Hoffman — “Honestly, I believe the biggest challenge we will face as a city is the one we have been working with for over a decade now… growth. Growth challenges today, though, are not the same challenges we had 12 years ago.
For example, we will need to provide for more fire department service coverage in the years to come. We will do so, most likely, with an additional location and expanded staff.
We will also need to continue to address the cost of housing/living in North Liberty. Providing as much diversity in housing options as possible will be critical to the long-term health of our city. We must also continue to provide a high level of service to our residents while minimizing needed increases in taxes/fees.
We will continue to build new homes, add more streets, provide more services, and become what we envision for ourselves. Getting there, though, takes all of us working together and listening to the body of residents and businesses to see it through. We will continue to work alongside our school districts, our neighboring cities, and the larger Johnson County community to be the leader and resource we are known to be today.”

What would be your proposed solution, and as one voice on the council, how would you garner support?
Smith — “The great thing about our current council is we have recognized this need for planning and have all voted in favor of, and participated in, the North Liberty Visioning project. We have already begun the process of gathering public input into what North Liberty means to them. Our “Spark” event that was held recently, brought out some absolutely fantastic ideas of what projects could be tackled in the next few years.
As only one voice on council I will use my community network to build support for and get feedback into our planning process. I have already had discussions and gotten buy in from some of the current council to develop this strategic plan. I will dedicate to holding citizen and business forums to take input on what we want to see come to North Liberty. I will work with our planning office and planning and zoning commission to assure zoning alignment. This is one of the factors that drove me to want to serve on council. I am excited to continue the work I have already begun since my appointment in July, to assist you the residents, in developing OUR North Liberty Vision.”
Eckhardt — “Developing a comprehensive recreation master plan that incorporates
both parks and recreation services is crucial to developing effective programming. At this time I feel its necessary to acquire, through cost-effective measures, city data that can be weighed against national standards to ensure our systems are adequate. This may require hiring an outside contractor to retrieve and analyze this data and in-turn work with council and city staff to develop and execution plan.”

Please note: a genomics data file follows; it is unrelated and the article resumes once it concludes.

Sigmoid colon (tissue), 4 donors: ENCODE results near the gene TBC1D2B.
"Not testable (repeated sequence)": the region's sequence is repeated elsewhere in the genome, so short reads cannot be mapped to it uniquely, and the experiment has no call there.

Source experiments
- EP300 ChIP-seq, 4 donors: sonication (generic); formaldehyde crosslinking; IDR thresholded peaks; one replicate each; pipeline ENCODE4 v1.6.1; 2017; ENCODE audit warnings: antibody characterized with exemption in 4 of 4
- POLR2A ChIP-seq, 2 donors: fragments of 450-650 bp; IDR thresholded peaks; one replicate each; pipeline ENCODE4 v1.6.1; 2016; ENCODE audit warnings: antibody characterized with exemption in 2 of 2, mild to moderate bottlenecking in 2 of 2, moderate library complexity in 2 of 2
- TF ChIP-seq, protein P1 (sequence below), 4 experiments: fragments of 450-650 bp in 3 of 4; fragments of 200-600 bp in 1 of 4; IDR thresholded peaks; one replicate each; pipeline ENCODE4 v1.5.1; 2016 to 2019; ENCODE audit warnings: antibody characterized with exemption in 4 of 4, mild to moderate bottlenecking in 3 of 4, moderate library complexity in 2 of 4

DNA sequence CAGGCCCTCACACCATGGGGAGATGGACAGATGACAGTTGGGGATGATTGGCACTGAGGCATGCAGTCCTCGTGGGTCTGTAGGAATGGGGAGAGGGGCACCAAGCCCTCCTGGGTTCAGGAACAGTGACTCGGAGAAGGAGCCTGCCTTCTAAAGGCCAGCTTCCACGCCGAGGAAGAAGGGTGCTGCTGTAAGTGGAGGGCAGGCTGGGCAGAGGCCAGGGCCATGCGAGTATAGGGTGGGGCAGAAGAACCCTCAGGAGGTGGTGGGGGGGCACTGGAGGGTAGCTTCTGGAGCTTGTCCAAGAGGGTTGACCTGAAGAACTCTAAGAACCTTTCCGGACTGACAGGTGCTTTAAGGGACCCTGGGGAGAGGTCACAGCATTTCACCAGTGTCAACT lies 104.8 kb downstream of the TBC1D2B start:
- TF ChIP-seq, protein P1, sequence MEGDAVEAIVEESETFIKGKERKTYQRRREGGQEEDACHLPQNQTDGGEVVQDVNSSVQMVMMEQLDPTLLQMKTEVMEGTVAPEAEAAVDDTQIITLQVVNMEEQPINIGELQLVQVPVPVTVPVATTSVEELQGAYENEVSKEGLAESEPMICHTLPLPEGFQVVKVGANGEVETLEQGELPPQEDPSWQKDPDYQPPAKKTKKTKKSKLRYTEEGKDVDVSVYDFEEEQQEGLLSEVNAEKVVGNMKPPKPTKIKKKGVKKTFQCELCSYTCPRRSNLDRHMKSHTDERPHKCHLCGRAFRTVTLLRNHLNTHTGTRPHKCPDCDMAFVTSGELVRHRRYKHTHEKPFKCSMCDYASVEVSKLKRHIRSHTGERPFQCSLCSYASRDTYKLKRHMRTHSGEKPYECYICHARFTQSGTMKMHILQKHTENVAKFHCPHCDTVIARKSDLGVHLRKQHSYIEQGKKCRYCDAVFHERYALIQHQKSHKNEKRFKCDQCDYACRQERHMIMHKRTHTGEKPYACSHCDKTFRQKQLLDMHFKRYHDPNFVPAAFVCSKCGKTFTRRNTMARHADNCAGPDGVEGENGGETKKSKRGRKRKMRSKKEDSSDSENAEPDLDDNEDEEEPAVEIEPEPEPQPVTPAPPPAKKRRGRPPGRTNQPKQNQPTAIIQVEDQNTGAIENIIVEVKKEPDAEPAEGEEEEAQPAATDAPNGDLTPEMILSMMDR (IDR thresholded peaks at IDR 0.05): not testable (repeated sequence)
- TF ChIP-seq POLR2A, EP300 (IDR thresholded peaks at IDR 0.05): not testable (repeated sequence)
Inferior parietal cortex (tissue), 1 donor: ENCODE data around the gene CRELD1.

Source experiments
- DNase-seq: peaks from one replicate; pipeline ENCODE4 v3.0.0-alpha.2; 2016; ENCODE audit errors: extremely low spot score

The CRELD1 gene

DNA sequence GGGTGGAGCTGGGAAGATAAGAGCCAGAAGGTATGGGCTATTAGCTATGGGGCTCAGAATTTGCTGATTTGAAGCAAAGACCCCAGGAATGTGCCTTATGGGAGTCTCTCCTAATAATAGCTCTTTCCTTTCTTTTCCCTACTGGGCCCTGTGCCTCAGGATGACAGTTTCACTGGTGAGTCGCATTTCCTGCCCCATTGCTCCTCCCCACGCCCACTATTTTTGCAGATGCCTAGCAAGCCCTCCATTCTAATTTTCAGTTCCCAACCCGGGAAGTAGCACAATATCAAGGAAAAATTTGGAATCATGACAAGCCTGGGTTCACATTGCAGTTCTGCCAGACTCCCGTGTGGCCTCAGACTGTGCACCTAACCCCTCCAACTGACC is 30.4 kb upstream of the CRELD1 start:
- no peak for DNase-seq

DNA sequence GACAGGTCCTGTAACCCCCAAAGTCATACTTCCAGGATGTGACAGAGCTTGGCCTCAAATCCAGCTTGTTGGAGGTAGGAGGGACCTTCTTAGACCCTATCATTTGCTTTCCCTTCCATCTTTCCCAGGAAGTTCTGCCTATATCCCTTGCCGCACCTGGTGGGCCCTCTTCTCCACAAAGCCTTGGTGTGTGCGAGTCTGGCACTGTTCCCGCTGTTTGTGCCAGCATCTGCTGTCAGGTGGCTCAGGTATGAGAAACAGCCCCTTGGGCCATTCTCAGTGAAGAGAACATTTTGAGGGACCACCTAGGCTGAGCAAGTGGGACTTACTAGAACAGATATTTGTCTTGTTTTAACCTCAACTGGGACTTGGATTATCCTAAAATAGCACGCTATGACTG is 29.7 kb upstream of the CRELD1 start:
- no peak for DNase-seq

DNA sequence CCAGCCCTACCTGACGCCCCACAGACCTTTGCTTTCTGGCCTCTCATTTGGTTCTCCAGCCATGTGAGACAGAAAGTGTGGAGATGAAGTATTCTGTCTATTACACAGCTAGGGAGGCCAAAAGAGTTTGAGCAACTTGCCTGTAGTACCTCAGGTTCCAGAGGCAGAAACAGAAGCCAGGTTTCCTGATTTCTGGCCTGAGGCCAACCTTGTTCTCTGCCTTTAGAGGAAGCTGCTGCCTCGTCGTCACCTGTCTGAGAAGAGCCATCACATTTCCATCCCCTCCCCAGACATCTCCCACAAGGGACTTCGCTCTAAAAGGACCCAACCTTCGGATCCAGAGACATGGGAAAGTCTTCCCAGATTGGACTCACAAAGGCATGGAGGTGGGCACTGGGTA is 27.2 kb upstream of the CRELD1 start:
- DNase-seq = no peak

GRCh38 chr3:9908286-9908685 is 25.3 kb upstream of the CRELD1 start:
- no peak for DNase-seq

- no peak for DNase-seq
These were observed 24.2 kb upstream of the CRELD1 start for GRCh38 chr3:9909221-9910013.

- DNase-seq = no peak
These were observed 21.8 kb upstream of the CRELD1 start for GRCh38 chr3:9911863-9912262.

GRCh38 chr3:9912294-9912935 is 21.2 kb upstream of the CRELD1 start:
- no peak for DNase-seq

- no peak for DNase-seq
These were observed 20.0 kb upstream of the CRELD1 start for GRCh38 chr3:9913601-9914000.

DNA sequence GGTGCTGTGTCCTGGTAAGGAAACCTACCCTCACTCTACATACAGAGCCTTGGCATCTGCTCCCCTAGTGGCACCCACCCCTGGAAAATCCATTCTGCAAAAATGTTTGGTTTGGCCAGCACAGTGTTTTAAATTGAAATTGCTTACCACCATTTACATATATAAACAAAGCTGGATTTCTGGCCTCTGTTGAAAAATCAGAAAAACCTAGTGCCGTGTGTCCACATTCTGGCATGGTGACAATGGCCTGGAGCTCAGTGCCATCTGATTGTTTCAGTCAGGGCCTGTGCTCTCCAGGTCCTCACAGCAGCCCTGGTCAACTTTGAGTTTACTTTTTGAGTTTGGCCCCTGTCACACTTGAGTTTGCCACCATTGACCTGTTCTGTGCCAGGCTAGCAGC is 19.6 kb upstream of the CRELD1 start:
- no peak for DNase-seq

Nicholls — “I would help promote a healthy business environment by knowing what the community needs from the listening forms that come in from council members. Then make recommendations to small business that could be created, such as healthy eating, tutoring children with their schoolwork, breaking addictions, mentoring seniors. Whatever the citizens feel is needed in their community.”
Wayson — “As a Councilor I would work with the other elected officials and City Staff to continue a conservative fiscal policy while working to promote both residential and commercial growth to increase the tax base. Promoting commercial development in the city would be major focus since it can have a larger impact on the tax base. Identifying problems then being committed to finding a consensus-based solution is how I believe the council best functions.”
Harrington — “I would like to see engagement with the community year-round from our city leadership. I believe city leadership can be more welcoming to new businesses and embrace innovative partnerships with local resources to reenergize our overall future city planning. I will work tirelessly to bring our collective goals to fruition and make sure to share information to individuals and families new to North Liberty.
With forward-thinking, collaborative and passionate services I believe our leadership will be open to reassessing our approaches to ensure our community is the best it can be.”
Hoffman — “Just as I have done for the past 12 years, I recognize that I am but one voice in the conversation. I will continue, then, to champion those ideas, projects and people that will allow us to be of most service and benefit to our city.
Doing the most good for our city is ultimately the best I can hope for as a city councilor. If my ideas are worthy of consideration, others will recognize their worth as well. I tend not to push my ideas onto others but rather understand how they can help answer a question or issue we face.